Yours in Aiki
Opher
 
Old 10-02-2002, 12:03 PM   #267
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Daniel wrote:
However, one of the differences that comes to mind is that the second intifadah ruined a very real chance of reaching a permanent solution, and this is an unforgivable mistake on the part of the Palestinians.
Excellent references to read about the two sides of this particular argument at This American Life, scroll down to the part that is headed On Camp David and read follow the links to very thoughtful arguments by people on both sides of the issue.

Yours in Aiki
Opher
 
Old 10-02-2002, 12:10 PM   #268
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Opher Donchin (opherdonchin) wrote:
"Most Israelis" (I'm starting to really worry about my use of that phrase) would agree that the Palestinian's have a legitimate right to armed struggle as a tool in their effort to achieve recognition as a nation and the rights associated with a sovereign state.
I'd have to disagree, simply due to the fact that for an Israeli to agree to that basically means to agree that his relative or friend serving in the army is a fair target for Palestinian militants. And, again, because there one was a pretty wide-spread belief that the diplomatic process was the way to go and it was actually working.
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...it seems hypocritical to condone targeted killing of terrorist suspects and then act shocked when a team of Palestinians takes out a prominent right-wing Israeli politician.
Again, I think there's a difference here. I don't believe I heard a Hamas representative saying "we have evidence proving that this Israeli politician was involved in planning terrorist attacks on Palestinians. Give him up for a fair trial or we'll come after him using our own means".

Daniel
 
Old 10-02-2002, 12:29 PM   #269
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Daniel wrote:
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I wrote:
"Most Israelis" (I'm starting to really worry about my use of that phrase) would agree that the Palestinian's have a legitimate right to armed struggle
I'd have to disagree, simply due to the fact that for an Israeli to agree to that basically means to agree that his relative or friend serving in the army is a fair target for Palestinian militants.
Well, I probably don't know what the average Israeli feels on this one. It's probably easy to feel that the other side has no 'right' to hit you no matter what. Still, I tend to think the average Israeli accepts the idea of the use of military force as a tool in nationalistic aspirations. In general, I think, Israelis question the wisdom of the second intifidah and they point to its implications for an eventual compromise more than they argue against the 'right' of the Palestinians to resort to armed conflict if they aren't getting what they want.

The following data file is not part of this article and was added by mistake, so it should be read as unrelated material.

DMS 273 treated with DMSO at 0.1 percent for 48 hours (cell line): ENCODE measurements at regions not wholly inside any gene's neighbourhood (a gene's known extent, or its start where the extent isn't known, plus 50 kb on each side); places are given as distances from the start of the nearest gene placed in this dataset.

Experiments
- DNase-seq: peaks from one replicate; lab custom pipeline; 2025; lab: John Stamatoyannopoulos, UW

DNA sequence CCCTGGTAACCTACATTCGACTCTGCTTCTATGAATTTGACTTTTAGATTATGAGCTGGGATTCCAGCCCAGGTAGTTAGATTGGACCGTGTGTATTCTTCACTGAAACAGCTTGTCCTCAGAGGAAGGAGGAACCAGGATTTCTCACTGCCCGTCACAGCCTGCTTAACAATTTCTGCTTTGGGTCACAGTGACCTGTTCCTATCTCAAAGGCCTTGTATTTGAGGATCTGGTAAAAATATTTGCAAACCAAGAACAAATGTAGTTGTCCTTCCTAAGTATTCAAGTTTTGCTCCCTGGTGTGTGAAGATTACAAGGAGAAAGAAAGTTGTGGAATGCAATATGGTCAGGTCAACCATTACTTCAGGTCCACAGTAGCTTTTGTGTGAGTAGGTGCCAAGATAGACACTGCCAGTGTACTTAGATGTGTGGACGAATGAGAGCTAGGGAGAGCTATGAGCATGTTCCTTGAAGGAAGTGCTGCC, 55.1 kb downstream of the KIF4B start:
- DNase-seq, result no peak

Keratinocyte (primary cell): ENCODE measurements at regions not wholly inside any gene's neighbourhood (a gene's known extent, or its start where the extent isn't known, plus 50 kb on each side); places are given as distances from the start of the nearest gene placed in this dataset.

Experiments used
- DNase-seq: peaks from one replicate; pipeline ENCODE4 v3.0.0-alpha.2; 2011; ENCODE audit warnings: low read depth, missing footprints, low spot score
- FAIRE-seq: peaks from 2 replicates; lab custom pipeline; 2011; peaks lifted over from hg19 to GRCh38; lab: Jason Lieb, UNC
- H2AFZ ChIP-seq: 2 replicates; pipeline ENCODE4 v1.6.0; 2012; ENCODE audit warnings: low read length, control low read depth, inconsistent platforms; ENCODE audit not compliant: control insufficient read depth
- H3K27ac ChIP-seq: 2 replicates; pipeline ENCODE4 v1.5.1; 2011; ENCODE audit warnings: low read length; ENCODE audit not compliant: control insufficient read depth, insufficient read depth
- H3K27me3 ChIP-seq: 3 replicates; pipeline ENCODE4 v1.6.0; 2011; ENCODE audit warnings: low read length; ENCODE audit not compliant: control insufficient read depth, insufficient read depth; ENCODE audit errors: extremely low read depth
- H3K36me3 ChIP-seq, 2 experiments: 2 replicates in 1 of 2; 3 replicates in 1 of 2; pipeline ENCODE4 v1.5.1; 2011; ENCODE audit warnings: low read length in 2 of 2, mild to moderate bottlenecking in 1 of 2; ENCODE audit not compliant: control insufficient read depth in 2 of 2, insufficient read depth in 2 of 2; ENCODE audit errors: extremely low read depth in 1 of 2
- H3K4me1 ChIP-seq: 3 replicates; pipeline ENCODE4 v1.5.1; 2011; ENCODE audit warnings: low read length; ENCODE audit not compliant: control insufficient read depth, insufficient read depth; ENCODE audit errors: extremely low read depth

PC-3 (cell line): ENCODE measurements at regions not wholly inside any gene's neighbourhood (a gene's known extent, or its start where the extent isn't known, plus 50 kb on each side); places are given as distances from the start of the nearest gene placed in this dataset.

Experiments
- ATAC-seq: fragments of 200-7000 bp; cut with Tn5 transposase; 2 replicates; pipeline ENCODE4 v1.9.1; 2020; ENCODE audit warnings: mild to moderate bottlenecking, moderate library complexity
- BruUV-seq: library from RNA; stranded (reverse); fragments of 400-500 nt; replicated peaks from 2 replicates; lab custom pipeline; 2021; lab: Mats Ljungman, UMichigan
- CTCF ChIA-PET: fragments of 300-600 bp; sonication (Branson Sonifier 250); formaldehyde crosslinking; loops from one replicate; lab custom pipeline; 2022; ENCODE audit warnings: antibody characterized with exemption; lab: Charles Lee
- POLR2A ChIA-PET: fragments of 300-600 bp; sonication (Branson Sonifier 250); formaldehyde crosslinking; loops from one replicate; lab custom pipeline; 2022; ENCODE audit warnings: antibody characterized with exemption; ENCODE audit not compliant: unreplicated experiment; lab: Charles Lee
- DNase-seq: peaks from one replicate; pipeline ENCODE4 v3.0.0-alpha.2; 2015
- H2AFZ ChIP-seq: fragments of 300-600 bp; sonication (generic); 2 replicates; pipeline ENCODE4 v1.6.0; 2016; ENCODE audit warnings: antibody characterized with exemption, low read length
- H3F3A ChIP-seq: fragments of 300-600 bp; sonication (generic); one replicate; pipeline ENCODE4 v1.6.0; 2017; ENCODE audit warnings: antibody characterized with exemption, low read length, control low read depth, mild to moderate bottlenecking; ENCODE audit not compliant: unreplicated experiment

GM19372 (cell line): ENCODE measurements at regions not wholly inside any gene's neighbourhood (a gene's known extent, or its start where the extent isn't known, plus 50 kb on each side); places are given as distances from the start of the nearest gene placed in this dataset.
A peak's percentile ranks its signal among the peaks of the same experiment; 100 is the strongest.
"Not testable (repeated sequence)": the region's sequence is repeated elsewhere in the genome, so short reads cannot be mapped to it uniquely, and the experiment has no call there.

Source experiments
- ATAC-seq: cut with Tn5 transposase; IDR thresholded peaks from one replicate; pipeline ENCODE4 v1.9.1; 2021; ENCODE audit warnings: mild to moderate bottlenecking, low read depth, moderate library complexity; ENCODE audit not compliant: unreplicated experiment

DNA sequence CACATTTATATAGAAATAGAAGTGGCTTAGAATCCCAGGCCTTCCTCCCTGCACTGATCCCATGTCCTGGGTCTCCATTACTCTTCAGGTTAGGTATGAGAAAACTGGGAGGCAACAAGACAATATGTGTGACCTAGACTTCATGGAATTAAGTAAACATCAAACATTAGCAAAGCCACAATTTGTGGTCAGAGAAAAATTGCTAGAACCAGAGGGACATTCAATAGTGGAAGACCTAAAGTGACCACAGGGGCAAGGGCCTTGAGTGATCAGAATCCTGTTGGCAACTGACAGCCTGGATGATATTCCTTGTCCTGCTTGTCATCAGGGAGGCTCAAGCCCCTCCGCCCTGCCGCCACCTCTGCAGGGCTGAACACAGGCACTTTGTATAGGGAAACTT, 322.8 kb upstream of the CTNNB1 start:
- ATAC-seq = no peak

In fact, I'll stick by what I said: the average Israeli supports the Palestinian's right to lose everything through armed conflict. "As long as the Palestinian's 'want' to keep on fighting," thinks Mr. Average Israeli, "I'm willing to keep on fighting them."
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Daniel wrote:
Quote:
I wrote:
..it seems hypocritical to condone targeted killing of terrorist suspects and then act shocked when a team of Palestinians takes out a prominent right-wing Israeli politician.
Again, I think there's a difference here.
Of course you do. That's because it's convenient for our side to make a big point of this difference. I have to admit that to me the difference seems more subtle than fundamental.

However, Daniel, I challenge you, just as I challenge Paul vis a vis the Israelis, to say what kinds of action you think is appropriate for the Palestinian's to use given their decision that there is more to gain through military struggle than they are likely to gain through diplomacy.

Yours in Aiki
Opher
 
Old 10-02-2002, 12:44 PM   #270
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Opher Donchin (opherdonchin) wrote:
In fact, I'll stick by what I said: the average Israeli supports the Palestinian's right to lose everything through armed conflict. "As long as the Palestinian's 'want' to keep on fighting," thinks Mr. Average Israeli, "I'm willing to keep on fighting them."
How about a variation of this: as long as the Palestinians keep on fighting, I'm forced to keep on fighting them? I'm not sure many people would be willing to fight... I don't know, maybe it's just playing with words.
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...it's convenient for our side to make a big point of this difference. I have to admit that to me the difference seems more subtle than fundamental.
So what you're saying is that fundamentally there's no difference in targeted killing of, say, the terrorists that massacred the Israeli Olympic team in Munich - as a punishment for murder, and in killing a politician as a punishment for his political views?

Hmm... I just asked myself a question - is Sharon a fair target of a targeted killing by Palestinians because he ordered a strike on a terrorist, that also killed several children? Phew... Is Bush a fair target for ordering strikes on Afghanistan? It has to stop somewhere, doesn't it ?..